Tom Hanks the actor accepting awards. (Photos: Don Emmert/AFP/Getty Images, Jeff Haynes/AFP/Getty Images. Graphic: Nicole Antonuccio.)

It’s possible, but highly improbable, for one person to be so gifted they excel at everything they attempt. That’s the thing about polymaths; they’re exceedingly rare. While Tom Hanks’ debut short story collection Uncommon Type does not earn him a place next to Steve Martin or the late Sam Shepard on the dais of those who are both fantastic actors as well as fantastic writers, it does make the case that he may climbing his way up.

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Uncommon Type is definitely a book written by Tom Hanks. It’s filled with actors, jaunts through both space and time, and typewriters, an object which occupies a place in each of the short stories (Hanks is an avid collector, and said in the documentary California Typewriter that he owns upwards of 250 of the mechanical monstrosities). The story collection also features dialogue that one can’t help but hear in Hanks’ voice, crammed with yowzas and lemmes and cuppa joes. This audiobook should be a best-seller.

Uncommon Type is composed of 17 stories. One is a one-act play with impossible-to-stage visual cues; four are crotchety musings of an old-timey reporter, Hank Fiset; a trio of stories focus on a group of four friends who seem like they’d make for an excellent United Colors Of Benetton ad: the unnamed narrator (a stand-in for Hanks); his on-again, off-again girlfriend Anna; Steve Wong; and newly minted American citizen Mohammed Dayax-Abdo (or MDash, for short). One of the characters describes them as “like a TV show with diversity casting.”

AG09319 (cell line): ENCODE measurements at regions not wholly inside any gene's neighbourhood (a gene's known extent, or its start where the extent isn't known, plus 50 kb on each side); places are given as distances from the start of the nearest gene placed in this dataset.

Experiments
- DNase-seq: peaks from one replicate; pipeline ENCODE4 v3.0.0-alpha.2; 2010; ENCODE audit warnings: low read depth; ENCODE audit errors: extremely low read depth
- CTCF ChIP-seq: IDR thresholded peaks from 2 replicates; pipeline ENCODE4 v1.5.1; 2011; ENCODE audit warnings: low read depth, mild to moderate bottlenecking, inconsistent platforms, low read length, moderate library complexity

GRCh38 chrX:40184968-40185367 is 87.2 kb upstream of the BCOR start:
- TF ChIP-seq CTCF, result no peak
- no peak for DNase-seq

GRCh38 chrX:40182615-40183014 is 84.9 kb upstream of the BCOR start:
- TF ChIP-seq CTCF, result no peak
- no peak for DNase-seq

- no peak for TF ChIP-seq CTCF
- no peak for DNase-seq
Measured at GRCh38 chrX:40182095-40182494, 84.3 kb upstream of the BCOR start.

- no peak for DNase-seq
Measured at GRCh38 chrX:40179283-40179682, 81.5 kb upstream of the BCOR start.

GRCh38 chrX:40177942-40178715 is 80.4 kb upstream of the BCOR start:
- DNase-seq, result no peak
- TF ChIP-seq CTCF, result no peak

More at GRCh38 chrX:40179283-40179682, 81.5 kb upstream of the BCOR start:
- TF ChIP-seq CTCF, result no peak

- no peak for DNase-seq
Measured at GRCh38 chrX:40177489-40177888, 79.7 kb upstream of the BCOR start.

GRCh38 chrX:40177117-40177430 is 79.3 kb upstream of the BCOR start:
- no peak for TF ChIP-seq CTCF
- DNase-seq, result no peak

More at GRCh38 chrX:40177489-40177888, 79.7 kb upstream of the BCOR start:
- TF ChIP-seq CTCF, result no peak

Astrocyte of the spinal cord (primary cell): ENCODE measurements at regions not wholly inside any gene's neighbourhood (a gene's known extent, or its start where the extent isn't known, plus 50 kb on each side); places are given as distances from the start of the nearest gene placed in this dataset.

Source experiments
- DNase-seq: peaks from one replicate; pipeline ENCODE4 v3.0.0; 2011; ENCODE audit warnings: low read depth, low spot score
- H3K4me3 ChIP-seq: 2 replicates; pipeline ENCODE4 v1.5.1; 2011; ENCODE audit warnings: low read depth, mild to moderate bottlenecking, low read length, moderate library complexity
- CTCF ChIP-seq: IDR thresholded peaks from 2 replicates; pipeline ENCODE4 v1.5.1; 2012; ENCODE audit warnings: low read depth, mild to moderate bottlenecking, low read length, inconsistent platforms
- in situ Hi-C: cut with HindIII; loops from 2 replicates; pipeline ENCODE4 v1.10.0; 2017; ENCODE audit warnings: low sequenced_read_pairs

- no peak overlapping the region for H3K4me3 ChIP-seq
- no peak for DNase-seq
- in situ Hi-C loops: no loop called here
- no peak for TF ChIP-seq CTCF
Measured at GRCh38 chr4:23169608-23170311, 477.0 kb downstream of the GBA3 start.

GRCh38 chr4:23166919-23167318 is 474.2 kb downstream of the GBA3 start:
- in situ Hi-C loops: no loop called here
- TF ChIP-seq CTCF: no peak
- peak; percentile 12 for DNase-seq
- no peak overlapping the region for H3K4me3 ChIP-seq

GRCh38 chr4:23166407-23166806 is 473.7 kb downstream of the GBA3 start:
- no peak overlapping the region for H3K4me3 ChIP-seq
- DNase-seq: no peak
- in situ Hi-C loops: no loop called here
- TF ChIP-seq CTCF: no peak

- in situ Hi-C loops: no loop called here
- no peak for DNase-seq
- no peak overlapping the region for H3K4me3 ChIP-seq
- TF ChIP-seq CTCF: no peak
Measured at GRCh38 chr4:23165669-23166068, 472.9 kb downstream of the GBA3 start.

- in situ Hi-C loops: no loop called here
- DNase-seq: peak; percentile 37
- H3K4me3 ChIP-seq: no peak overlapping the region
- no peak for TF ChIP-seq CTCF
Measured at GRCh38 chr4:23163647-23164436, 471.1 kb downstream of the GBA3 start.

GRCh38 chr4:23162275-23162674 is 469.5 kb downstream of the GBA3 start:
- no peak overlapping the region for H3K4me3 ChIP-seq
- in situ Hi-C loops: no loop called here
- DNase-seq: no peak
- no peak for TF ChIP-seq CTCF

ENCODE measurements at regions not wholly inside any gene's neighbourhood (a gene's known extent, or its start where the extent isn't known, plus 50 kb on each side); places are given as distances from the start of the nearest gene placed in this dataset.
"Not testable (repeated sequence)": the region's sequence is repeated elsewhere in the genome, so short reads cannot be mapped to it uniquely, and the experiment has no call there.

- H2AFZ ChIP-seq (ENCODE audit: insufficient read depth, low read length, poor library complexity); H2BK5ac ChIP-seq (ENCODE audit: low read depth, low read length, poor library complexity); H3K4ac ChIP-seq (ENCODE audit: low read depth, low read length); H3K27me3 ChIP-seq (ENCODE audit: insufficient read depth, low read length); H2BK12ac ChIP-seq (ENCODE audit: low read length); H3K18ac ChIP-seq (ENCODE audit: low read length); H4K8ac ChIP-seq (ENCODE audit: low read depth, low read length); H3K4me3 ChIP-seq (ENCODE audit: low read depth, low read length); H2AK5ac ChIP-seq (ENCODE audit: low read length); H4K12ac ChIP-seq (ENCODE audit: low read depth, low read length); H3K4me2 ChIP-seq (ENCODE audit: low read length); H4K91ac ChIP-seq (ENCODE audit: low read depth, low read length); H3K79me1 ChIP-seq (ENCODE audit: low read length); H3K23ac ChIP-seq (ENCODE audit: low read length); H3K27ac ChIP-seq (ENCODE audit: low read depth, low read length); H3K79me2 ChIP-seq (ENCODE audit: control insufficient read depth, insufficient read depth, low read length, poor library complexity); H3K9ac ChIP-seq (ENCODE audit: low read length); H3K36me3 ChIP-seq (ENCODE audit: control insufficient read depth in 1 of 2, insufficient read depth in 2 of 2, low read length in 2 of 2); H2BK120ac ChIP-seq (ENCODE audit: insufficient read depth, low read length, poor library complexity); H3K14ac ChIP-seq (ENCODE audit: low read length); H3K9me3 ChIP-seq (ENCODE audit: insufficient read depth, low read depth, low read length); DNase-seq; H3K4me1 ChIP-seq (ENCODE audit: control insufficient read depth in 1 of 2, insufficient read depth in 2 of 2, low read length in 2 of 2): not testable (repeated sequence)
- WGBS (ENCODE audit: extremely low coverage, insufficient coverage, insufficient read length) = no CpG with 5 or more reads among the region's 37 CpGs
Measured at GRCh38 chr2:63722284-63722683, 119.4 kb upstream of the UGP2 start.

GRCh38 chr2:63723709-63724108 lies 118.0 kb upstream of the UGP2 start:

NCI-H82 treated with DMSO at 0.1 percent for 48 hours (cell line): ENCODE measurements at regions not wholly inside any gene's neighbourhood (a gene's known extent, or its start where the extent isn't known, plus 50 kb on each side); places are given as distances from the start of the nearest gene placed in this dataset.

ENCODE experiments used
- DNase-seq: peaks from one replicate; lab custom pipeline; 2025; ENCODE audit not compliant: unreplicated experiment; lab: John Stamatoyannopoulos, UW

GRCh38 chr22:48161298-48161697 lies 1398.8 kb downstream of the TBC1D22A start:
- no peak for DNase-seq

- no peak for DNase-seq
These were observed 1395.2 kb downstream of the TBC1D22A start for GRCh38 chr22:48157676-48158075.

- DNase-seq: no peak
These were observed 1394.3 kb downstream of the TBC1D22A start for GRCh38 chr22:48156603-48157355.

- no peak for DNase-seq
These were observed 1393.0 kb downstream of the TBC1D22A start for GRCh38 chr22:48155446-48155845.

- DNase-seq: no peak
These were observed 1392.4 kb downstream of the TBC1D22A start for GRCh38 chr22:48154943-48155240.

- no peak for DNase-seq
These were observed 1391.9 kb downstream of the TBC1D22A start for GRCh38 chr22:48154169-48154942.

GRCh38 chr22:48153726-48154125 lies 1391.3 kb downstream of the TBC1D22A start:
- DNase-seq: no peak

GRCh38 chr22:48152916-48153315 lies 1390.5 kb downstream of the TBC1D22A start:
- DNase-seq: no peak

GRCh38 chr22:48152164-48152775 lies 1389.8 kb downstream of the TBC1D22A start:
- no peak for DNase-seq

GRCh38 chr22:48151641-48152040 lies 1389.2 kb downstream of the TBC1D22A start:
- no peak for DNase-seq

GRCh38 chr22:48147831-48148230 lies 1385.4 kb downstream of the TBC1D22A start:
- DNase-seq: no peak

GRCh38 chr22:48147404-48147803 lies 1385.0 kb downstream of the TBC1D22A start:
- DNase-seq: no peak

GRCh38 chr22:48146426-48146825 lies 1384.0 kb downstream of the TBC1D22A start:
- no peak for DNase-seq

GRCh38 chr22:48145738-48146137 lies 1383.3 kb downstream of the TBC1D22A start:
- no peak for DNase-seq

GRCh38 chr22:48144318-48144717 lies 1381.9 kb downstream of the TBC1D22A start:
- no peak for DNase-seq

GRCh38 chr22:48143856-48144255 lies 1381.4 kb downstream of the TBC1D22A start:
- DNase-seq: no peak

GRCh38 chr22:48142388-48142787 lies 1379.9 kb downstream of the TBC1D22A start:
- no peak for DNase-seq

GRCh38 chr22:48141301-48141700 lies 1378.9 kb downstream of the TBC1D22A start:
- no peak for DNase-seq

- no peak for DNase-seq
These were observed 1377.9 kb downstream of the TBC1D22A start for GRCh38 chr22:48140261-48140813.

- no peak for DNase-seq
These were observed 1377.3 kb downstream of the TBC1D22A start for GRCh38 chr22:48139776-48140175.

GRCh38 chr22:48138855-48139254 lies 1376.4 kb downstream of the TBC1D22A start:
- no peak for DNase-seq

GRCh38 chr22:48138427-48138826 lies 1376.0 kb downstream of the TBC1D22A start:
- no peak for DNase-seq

This “cast” of four embarks on upon the most memorable adventures in the collection. In “Three Exhausting Weeks,” Hanks’ unnamed narrator falls for the cartoonish type-A Anna before realizing that although the tortoise and the hare can be friends, they probably shouldn’t date. In “Alan Bean Plus Four” the quartet embark on a surreal expedition to the moon and back, with the absurdity of the journey rationalized by stating that sure, landing on the moon is hard, but simply sling-shooting around it easy enough once you escape Earth’s gravity. The gang’s final tale, “Steve Wong Is Perfect,” sees the titular Steve Wong attain national notoriety in the wake of bowling an improbably long streak of perfect games at his local alley.

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There are moments where the semblance of a great writer hides just beneath the surface—some combination of John Updike’s colloquial, heartfelt, tales of Americana infused with the child-like wonder for the cosmos of someone reading Carl Sagan or H.G. Wells for the first time. It’s in these stories, like “Alan Bean Plus Four” or “The Past Is Important To Us” (a story about an older gentlemen who spends an inordinate amount of time and money traveling back to the World’s Fair in 1939 simply to glimpse a stranger in a green dress) that Hanks feels most at home. The writing doesn’t feel like work in these instances—it comes naturally and surprises.

The inverse are those moments when Hanks is either entirely predictable or when his whimsy becomes mawkish. There’s also an awful lot of ogling in these stories, and the male gaze is alive and well in Uncommon Type. In “Three Exhausting Weeks,” Anna is described as having the “lean, rope-taut body of a triathlete.” In “A Junket In The City Of Lights” the character of Willa Sax, written so that her name can easily be mispronounced as Willa Sex, is objectified in every which way as the narrator stares at her image on their movie’s one poster.

It’d be easy to grade Hanks on a curve, but truth is, there’s enough talent to avoid patronizing any old attention-seeking actor-turned-author. George Saunders he’s not, but that doesn’t mean he can’t some day be the first Tom Hanks (writer).

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